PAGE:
'We are here to rebuild' At least 400,000 black men are drawn to Capitol for march

Farrakhan speaks 2 hours

Schmoke, Mfume also on hand for 'uplifting experience'


WASHINGTON -- The biggest gathering of black Americans ever joined Louis Farrakhan at the Million Man March yesterday in an emotional pledge to strive for self-improvement and to forswear drugs and violence.

More than 400,000 people, nearly all black men, converged on the U.S. Capitol, according to U.S. Park Police estimates, for a day that was more spiritual revival than political demonstration. Organizers claimed that up to 2 million attended.

It was an unprecedented outpouring of black pride and a major achievement for Minister Farrakhan, who has growing influence among black Americans despite a record of anti-Jewish, anti-white rhetoric.

Minister Farrakhan spoke for more than two hours from the west front of the Capitol, attacking the "poisons" of white supremacy and black inferiority. In a conservative message, he urged African-Americans to embrace the traditional values of family and religion.

"Clean up, black man, and the world will respect and honor you," he said.

Black men came from all corners of the United States. Their voices, chants and songs echoed along The Mall, from the Capitol to the Washington Monument and beyond. The turnout easily surpassed that of the 1963 March on Washington, which drew about 250,000 -- black and white, men and women.

Whether the rally would have anywhere near the social impact of the 1963 event, which led to the passage of major civil rights legislation, was unclear. The leaders brought no legislative agenda to Washington, but they vowed to register millions of black voters.

In a rambling speech that touched on numerology, Egyptology and music theory, Minister Farrakhan, leader of the Nation of Islam, led black men through an eight-step program of atonement and castigated white America for a history of racism.

He said he had received the "call of God" to hold the march and at one point likened himself to biblical prophets. Part of the immense crowd drifted away during Minister Farrakhan's self-described "lecture," but many stayed with him until the final word.

"We are not here to tear down America," Minister Farrakhan said. "America is tearing itself down. We are here to rebuild."

'We all need this uplift'

Rick Sanders, 40, a paralegal from Shawnee, Okla., said after the speech: "This is something I needed. We all need this uplift."

"A lot of people think it's a race thing. It's more of a brotherhood. I believe most of the people here are engulfed in brotherhood and doing better -- something they've never felt and something someone should have told them a long time ago," he said.

Rep. Kweisi Mfume of West Baltimore, who made a two-minute speech, said afterward that he hoped the march would send a powerful message to the nation.

"More than anything, the march will say to America that there is from this point on a different manner of African-American men," he said. "I'm convinced we cannot effectively reach out to help our communities until we reach in and help ourselves."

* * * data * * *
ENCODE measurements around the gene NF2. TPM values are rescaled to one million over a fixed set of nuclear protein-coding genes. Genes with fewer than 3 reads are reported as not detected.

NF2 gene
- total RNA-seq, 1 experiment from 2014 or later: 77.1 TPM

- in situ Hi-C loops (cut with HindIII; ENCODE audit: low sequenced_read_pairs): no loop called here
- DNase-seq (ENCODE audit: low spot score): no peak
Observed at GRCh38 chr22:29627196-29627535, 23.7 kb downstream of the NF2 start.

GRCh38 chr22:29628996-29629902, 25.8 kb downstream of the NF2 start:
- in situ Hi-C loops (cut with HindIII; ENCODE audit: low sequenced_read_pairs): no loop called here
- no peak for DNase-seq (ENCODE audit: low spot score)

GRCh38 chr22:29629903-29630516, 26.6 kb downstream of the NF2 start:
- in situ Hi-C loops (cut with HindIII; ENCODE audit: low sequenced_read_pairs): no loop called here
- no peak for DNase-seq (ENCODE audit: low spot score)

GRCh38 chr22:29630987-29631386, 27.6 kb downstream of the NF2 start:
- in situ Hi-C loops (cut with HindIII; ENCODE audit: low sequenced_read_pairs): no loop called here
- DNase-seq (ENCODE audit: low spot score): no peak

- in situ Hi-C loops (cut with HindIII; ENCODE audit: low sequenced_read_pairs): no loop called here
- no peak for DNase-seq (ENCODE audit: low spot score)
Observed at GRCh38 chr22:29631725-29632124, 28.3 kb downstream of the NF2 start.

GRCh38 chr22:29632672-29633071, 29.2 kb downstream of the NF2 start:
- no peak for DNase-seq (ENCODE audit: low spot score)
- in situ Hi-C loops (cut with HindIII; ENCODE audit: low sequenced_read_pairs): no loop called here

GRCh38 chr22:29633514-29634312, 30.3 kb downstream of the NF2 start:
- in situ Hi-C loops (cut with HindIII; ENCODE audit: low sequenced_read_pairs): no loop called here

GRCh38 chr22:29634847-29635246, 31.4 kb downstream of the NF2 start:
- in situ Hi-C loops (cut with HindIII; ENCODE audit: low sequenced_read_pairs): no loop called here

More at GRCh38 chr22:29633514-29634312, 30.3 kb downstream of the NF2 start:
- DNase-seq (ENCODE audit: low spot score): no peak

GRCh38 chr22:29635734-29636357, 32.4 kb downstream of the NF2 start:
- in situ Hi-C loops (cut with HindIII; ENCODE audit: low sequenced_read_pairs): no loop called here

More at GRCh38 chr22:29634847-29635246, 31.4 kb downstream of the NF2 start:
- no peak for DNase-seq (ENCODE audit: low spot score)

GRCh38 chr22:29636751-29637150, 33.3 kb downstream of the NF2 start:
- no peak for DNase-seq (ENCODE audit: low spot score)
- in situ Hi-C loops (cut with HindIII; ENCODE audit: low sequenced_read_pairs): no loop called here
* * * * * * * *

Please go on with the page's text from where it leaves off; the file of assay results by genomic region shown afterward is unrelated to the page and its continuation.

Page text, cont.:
Mayor Kurt L. Schmoke of Baltimore, who also made brief remarks, described the event as "one of the most uplifting experiences I've ever had." He came with his son, Gregory, 24, and a delegation of city officials.

Mr. Schmoke won applause when he told the crowd: "I was here in 1963 as a teen-ager. At that time, we were to ask something of the government. Today, we ask nothing of the government; we ask everything of ourselves."

He then asked neighbors to grasp hands and repeat: "Brother, my brother, let's get busy."

Stand up and be counted

There was a sense that the most important statement of the day was to simply stand up on The Mall and be counted. The atmosphere was upbeat but sober. Red, black and green liberation flags waved in the stiff breeze.

From atop the 550-foot-high Washington Monument, the view was of a dense crowd close to the Capitol steps, smaller crowds near the giant video screens and steady streams of people walking on The Mall and crowding the concession area on Constitution Avenue.

One man emerged from the Smithsonian Metro station, surveyed the scene and said in awe: "It's a new generation."

Nearby, a 10-member Fruit of Islam drill team went through precision moves. In mid-afternoon, Nation of Islam security men passed cardboard boxes through the crowd and men stuffed them with dollars.

Norman Bradfield, 59, of Dayton, Ohio, made the 10-hour bus trip to Washington with his 17-year-old son, also named Norman.

"I'm so glad I came, I don't know what to do," Mr. Bradfield said. "It may happen again, but it won't be in my lifetime."

He called Minister Farrakhan "probably the only African-American the United States that could have called the march and got people to come. Farrakhan isn't controlled by any establishment. He don't have to bow."

No hostility

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